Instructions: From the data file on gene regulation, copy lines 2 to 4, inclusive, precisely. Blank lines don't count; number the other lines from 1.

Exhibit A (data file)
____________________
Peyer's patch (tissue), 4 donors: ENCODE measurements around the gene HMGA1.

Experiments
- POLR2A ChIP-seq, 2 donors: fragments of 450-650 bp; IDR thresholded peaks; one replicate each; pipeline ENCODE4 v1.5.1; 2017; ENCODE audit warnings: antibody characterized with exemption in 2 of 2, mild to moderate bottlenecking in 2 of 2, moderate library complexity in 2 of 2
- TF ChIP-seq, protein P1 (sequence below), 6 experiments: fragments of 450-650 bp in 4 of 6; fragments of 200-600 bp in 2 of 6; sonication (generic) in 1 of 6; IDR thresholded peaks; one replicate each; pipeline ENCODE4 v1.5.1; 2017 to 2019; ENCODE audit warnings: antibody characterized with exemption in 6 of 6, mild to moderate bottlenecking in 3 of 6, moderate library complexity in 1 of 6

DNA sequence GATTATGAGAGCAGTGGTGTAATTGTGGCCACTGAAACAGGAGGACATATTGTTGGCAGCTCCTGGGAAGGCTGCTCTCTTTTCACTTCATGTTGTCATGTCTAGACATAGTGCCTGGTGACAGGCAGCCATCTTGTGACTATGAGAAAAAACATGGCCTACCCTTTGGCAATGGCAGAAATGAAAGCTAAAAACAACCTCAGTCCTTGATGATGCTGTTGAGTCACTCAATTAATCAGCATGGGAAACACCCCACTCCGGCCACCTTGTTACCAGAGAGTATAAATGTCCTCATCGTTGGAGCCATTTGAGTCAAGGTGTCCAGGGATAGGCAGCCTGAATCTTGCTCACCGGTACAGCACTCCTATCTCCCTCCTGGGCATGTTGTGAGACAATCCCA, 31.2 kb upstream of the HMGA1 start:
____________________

Experiments
- POLR2A ChIP-seq, 2 donors: fragments of 450-650 bp; IDR thresholded peaks; one replicate each; pipeline ENCODE4 v1.5.1; 2017; ENCODE audit warnings: antibody characterized with exemption in 2 of 2, mild to moderate bottlenecking in 2 of 2, moderate library complexity in 2 of 2
- TF ChIP-seq, protein P1 (sequence below), 6 experiments: fragments of 450-650 bp in 4 of 6; fragments of 200-600 bp in 2 of 6; sonication (generic) in 1 of 6; IDR thresholded peaks; one replicate each; pipeline ENCODE4 v1.5.1; 2017 to 2019; ENCODE audit warnings: antibody characterized with exemption in 6 of 6, mild to moderate bottlenecking in 3 of 6, moderate library complexity in 1 of 6